During the last week of October, the small farming community of Lebanon, Wisconsin, typically smells of freshly combined fields, crisp fall leaves and trace hints of cow manure. During the first week of November, however, the faint smell of Christmas cookies begins to waft through the air.
For the past 22 years, the congregants of St. Peter’s Evangelical Lutheran Church have hosted an annual Country Cookie Walk and Craft Sale, held the first Saturday of December. The church members, nearly 400 strong, are made up of mostly farmers who have a strong sense of community that dates back all the way to 1881, when the church was first founded.
Getting its start in 1998, the cookie walk first began as a way to help finance a new building addition and to help eliminate some of the church’s debt. A small group of women gathered together around two ovens with a handful of recipes to bake 300 lb. of cookies. Their first sale was a huge success, leaving the town wanting more.
The next year, more members of the church pitched in, making 500 lb. of cookies and as the years went by, the pounds of cookies continued to rise. This year, a whopping 3,000 lb. of cookies were made, equating to nearly 60,000 individual cookies.
“We start baking the first Saturday of November,” says Debbi Groeler, a St. Peter’s Evangelical Lutheran Church member and self-proclaimed “Cookie Queen.” “The week before the cookie walk is when we really start to ramp up production. We bake every day, sometimes until early in the morning, for about 12 hours. It takes a lot of volunteers to pull this thing off.”
The volunteers range in age from three-years-old to 93-years-old and are usually made up of family members from within the church.
“It’s humbling to watch five generations of family members working together during the season,” says Reverend Douglas Bergelin. “Farmers are in the middle of their harvest season, yet they still come in for a few hours just to help us get the job done. The community is so established here. The greatest part of the entire thing is watching all of us work together and getting to know everyone even better.”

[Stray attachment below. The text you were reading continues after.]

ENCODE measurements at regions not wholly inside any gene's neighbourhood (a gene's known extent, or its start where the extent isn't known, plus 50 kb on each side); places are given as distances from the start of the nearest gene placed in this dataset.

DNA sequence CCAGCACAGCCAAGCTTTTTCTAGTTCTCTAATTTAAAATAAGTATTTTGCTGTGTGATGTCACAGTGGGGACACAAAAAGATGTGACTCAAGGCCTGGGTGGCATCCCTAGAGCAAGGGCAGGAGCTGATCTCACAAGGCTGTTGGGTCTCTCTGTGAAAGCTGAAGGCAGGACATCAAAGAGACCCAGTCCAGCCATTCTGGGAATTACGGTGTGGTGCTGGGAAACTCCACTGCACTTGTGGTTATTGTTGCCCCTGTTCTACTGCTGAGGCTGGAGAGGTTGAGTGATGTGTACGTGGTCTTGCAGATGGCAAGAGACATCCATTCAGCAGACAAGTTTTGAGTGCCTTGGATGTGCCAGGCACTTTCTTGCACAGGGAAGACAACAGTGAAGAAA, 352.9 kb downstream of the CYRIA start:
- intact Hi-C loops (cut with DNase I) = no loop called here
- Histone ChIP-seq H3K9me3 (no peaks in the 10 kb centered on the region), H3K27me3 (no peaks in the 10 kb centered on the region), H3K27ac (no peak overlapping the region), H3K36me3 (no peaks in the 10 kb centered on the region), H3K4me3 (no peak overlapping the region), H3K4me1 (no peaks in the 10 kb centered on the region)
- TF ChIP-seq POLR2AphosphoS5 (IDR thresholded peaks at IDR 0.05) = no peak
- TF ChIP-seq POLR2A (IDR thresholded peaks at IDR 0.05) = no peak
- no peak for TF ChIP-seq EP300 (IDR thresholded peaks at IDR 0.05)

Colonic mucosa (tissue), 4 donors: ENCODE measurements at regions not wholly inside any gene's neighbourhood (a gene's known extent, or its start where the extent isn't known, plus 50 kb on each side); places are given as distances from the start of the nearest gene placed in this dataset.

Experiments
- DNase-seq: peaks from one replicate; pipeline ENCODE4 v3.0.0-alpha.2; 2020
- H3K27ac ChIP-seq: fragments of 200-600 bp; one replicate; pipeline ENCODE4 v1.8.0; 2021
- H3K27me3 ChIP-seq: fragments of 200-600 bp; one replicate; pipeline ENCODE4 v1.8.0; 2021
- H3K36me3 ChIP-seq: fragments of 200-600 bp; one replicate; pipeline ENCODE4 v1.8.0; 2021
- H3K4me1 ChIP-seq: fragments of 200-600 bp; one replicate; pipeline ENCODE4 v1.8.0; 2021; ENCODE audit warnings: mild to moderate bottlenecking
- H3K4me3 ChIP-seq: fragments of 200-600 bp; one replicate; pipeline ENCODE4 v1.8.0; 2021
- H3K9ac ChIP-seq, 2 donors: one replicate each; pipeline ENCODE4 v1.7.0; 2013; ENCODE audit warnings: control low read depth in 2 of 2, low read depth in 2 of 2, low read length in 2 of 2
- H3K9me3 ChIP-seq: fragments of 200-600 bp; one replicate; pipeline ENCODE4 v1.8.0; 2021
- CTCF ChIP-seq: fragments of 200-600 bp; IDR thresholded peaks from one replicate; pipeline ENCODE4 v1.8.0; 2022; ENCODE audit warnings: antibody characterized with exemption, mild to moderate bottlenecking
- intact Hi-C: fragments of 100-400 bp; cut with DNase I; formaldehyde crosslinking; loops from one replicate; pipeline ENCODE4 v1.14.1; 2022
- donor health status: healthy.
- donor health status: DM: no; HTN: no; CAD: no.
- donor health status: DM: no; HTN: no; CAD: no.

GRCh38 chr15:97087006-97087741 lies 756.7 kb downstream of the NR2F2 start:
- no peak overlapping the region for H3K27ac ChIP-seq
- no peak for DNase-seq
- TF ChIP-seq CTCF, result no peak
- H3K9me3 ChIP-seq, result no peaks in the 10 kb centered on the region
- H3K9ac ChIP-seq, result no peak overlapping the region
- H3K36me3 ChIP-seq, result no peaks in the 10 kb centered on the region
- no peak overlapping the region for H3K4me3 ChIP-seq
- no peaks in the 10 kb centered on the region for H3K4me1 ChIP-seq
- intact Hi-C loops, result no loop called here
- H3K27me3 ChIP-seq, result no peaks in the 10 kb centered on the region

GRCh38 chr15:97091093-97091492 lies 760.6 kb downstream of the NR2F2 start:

The morning of the sale, cookie buyers come at the crack of dawn to grab a number to stand in line. Typically, the sale will bring in 600 people just to buy cookies alone, not to mention the homemade soups, grilled cheese sandwiches and creative crafts made from other community members.
Selling for $7.50 a lb., 25% the money made during the cookie walk is used to help fund a variety of mission trips, with the rest going towards church improvements and community events.
“It’s a great feeling being able to send some of our members on these spiritual trips and not having it cost them a lot of money,” says Rev. Bergelin. “Each year, the church sends me on a trip to Africa and this wouldn’t be possible if we didn’t have the cookie walk.”
In order to make these cookies, however, ingredients have to be bought in bulk. Scroll down to check out just how much flour, butter and chocolate is required to make 3,000 lb. of cookies:
With a population of only 1,657 people, the farming community of Lebanon might be small, but it certainly is mighty.
“If we’re going to do this thing, we’re going all out,” Bergelin says. “Who knows, we might make even more cookies next year.”